About the BEANS software

BEANS software is a web based, easy to install and maintain, new tool for interactively distributed data analysis. It provides a clear interface for querying, filtering, aggregating, and plotting data from an arbitrary number of datasets and tables. Its main purpose is to simplify the process of examination and finding new relations in the data using the powerful Pig Latin language.


The amount of data in science which is delivered nowadays increases like never before. It applies for all fields of research. However, physics and astrophysics appear to push the requirements for data storage and analysis to the boundaries. With already existing missions and for future projects like LSST or SKA the need for reliable and scalable data storage and management is even higher.

In order to manage data and more importantly to gain new knowledge from it, it is crucial to have a proper toolbox. The amount of data for many projects is too big for simply processing with bash or python scripts. Tools which would allow to simplify data analysis are crucial in research these days.

The BEANS software was initially created for easy data management and analysis of numerical simulations done with the MOCCA code. The MOCCA code is currently one of the most advanced codes for simulations of real-size globular star clusters (Hypki et al. 2013).

One MOCCA simulation on average provides around ten output files which take in total around 10-20 GBs, depending on the initial conditions of a star cluster. Simulations for a set of various initial conditions can easily exceed hundreds of simulations and the requirement for data storage increases to TBs. Although it is much less than the needs of huge astrophysical surveys today, it is crucial to have a proper set of tools to easy manage, query and visualize data from so many datasets.

Although the BEANS software was created to manage the simulations from the MOCCA code, it is written in a very general form. It can be used in any field of research (economy, physics, biology, etc.) or other open source projects. The only requirement is to have data in a tabular form (not applicable for FITS/HDF5 format files currently).

Underlying technologies

In this section main technologies which are used in the BEANS software are presented. Their value was already well proven in the industry (Google, Yahoo, Netflix, eBay, Twitter, Reddit and many more). However, in my opinion, beyond any doubts they are equally powerful for science too.

The BEANS software works in server -- thin clients mode. It means that all calculations are performed on a server or more preferably, clusters of servers. Thin client is either a browser or a command line interface which specifies queries, plots, imports or exports data. The whole analysis is performed on the server side, though. In this way a client can be any device equipped with a web browser (PC, tablet, phone, etc.).

The database which is used by the BEANS software is Apache Cassandra. It is decentralized, automatically replicated, linearly scalable, fault-tolerant with tunable consistency database written in Java. In comparison to well known relational databases like MySql or MsSQL, it is designed from scratch for distributed environments. Thus, Apache Cassandra solves a lot of problems which relational databases were struggling with (e.g. data replication). Thus, one person can easily manage medium size cluster of nodes.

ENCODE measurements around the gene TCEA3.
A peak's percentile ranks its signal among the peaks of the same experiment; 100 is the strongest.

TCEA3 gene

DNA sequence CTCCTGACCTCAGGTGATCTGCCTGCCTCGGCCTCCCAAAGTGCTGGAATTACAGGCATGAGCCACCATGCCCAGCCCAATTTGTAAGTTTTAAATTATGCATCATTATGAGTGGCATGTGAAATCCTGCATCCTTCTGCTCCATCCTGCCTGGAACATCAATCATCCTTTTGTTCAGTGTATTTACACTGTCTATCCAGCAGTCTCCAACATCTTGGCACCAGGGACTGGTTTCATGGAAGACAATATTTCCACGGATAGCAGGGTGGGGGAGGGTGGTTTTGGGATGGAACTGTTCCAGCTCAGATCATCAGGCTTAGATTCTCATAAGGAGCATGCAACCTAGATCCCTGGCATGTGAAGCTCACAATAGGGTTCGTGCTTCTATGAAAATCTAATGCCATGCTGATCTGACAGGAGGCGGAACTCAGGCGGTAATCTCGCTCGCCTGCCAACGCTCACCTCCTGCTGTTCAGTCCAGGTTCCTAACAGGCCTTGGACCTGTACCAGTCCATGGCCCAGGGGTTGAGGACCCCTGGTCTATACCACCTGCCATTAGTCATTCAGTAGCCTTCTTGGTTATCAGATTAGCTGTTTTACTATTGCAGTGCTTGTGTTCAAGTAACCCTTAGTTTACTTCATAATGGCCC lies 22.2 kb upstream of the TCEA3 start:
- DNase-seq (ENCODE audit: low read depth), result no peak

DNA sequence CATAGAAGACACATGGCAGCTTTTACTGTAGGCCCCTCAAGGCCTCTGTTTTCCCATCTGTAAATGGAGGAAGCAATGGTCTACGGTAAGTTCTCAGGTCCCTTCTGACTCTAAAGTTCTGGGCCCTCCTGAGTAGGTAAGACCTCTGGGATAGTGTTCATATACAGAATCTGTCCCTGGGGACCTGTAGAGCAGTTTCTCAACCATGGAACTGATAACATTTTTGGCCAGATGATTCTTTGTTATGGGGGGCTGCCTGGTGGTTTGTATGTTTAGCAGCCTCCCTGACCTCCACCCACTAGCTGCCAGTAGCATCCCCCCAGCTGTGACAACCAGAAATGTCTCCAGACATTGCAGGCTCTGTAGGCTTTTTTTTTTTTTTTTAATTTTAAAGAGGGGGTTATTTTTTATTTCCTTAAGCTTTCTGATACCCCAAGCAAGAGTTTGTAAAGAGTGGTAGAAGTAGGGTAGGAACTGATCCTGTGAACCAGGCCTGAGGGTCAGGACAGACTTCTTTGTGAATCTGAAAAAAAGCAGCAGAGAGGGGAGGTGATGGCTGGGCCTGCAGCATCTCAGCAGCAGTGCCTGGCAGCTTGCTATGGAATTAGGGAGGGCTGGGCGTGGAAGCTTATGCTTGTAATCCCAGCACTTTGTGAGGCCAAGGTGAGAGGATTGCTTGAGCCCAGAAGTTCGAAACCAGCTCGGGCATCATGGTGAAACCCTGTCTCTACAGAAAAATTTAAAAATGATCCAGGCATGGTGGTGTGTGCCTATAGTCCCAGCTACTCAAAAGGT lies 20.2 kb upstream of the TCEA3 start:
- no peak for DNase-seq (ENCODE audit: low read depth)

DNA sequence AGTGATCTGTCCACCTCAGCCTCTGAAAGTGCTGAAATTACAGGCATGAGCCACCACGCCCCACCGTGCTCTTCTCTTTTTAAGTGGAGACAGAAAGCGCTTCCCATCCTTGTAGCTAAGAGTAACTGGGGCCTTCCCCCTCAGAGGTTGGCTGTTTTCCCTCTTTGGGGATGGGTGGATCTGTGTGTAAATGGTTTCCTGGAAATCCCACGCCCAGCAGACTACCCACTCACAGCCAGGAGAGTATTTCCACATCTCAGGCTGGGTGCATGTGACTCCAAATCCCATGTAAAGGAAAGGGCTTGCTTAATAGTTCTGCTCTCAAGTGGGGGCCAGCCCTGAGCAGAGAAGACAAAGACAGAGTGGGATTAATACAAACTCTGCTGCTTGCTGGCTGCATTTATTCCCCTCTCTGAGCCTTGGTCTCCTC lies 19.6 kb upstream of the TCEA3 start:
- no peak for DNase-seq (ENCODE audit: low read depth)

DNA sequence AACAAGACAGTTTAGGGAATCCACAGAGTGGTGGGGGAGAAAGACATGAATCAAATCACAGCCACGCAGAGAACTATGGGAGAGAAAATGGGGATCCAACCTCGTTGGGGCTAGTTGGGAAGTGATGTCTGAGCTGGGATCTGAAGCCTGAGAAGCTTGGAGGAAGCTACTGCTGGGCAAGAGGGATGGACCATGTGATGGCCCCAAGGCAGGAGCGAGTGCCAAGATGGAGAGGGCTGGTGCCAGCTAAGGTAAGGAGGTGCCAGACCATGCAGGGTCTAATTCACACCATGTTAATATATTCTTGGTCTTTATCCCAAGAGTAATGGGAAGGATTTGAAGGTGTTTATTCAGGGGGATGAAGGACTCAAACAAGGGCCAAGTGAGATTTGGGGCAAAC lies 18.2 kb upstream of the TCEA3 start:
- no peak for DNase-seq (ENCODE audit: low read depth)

Elasticsearch is the second major component of the BEANS software. It is a powerful open source search engine. It is used in the BEANS software for full search of datasets, tables and plots metadata.

Elasticsearch and Apache Cassandra are example of emerging NoSQL technologies. NoSQL in this context means that these databases do not demand full details of data schema like relational databases do. Their data model is more flexible and can be much easier altered in the future. This is perfect for the BEANS software. Instead of defining numerous different tables with different columns, one can have only one table which can store any type of data. This simplifies development and allows the BEANS software to store arbitrary number of different tables.

One of the greatest advantages of using Apache Cassandra is its integration with MapReduce paradigm (Dean et al.). MapReduce was design to help process any data in distributed manner and it consists of two stages. In the first stage, called map, data is read and transformed into new pieces of information. In the second stage, called reduce, data produced in the first stage can be aggregated (sum, average, count, etc.). This approach is perfect for problems which are easy to parallelize, it allows to have linear scalability and works on commodity hardware. This last feature is very important because it allows to create powerful computer clusters relatively cheap.

MapReduce is a low level solution. In order to use the power of distributed data analysis more efficiently, there were created many higher level languages and libraries. These libraries transform queries internally to sequence of MapReduce jobs. Among the most popular there are Apache Pig, Hive or Cascading. They represent different approach for the same problem. For example Hive is very similar in syntax to SQL language. However, for the BEANS software, I decided to choose Apache Pig project. Scripting language for Apache Pig is called Pig Latin. The main reason for this is that in my opinion scripts written in Apache Pig are much more intuitive and clear than in any other high level language.

Additionally, the BEANS software is being integrated with a number of plots produced with D3 library. The D3 library allows to create unusual, very clear and very powerful interactive plots.